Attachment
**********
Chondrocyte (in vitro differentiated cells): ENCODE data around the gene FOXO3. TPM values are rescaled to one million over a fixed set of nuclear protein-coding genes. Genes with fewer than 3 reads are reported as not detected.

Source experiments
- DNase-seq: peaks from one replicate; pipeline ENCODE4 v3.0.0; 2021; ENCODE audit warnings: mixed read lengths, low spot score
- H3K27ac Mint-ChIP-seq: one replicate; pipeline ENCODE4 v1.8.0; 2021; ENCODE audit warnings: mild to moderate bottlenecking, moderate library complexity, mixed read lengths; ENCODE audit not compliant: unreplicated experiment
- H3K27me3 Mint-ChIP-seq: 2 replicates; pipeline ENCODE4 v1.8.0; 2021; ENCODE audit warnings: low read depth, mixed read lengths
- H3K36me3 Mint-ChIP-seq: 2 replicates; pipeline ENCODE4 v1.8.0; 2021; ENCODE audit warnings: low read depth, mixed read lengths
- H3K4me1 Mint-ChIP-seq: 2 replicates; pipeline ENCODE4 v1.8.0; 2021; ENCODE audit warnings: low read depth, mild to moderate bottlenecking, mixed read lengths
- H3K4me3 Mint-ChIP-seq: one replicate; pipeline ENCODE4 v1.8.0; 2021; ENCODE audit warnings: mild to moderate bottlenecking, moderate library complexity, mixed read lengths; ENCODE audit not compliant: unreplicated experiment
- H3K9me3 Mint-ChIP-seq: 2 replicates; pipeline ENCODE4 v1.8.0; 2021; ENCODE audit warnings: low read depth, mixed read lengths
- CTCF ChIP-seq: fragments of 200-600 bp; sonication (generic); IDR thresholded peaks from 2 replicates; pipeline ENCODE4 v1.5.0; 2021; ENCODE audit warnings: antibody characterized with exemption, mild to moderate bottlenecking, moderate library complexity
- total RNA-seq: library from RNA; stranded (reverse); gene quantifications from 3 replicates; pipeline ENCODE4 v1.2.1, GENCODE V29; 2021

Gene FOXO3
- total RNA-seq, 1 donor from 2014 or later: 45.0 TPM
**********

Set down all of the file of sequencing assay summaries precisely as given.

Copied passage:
Chondrocyte (in vitro differentiated cells): ENCODE data around the gene FOXO3. TPM values are rescaled to one million over a fixed set of nuclear protein-coding genes. Genes with fewer than 3 reads are reported as not detected.

Source experiments
- DNase-seq: peaks from one replicate; pipeline ENCODE4 v3.0.0; 2021; ENCODE audit warnings: mixed read lengths, low spot score
- H3K27ac Mint-ChIP-seq: one replicate; pipeline ENCODE4 v1.8.0; 2021; ENCODE audit warnings: mild to moderate bottlenecking, moderate library complexity, mixed read lengths; ENCODE audit not compliant: unreplicated experiment
- H3K27me3 Mint-ChIP-seq: 2 replicates; pipeline ENCODE4 v1.8.0; 2021; ENCODE audit warnings: low read depth, mixed read lengths
- H3K36me3 Mint-ChIP-seq: 2 replicates; pipeline ENCODE4 v1.8.0; 2021; ENCODE audit warnings: low read depth, mixed read lengths
- H3K4me1 Mint-ChIP-seq: 2 replicates; pipeline ENCODE4 v1.8.0; 2021; ENCODE audit warnings: low read depth, mild to moderate bottlenecking, mixed read lengths
- H3K4me3 Mint-ChIP-seq: one replicate; pipeline ENCODE4 v1.8.0; 2021; ENCODE audit warnings: mild to moderate bottlenecking, moderate library complexity, mixed read lengths; ENCODE audit not compliant: unreplicated experiment
- H3K9me3 Mint-ChIP-seq: 2 replicates; pipeline ENCODE4 v1.8.0; 2021; ENCODE audit warnings: low read depth, mixed read lengths
- CTCF ChIP-seq: fragments of 200-600 bp; sonication (generic); IDR thresholded peaks from 2 replicates; pipeline ENCODE4 v1.5.0; 2021; ENCODE audit warnings: antibody characterized with exemption, mild to moderate bottlenecking, moderate library complexity
- total RNA-seq: library from RNA; stranded (reverse); gene quantifications from 3 replicates; pipeline ENCODE4 v1.2.1, GENCODE V29; 2021

Gene FOXO3
- total RNA-seq, 1 donor from 2014 or later: 45.0 TPM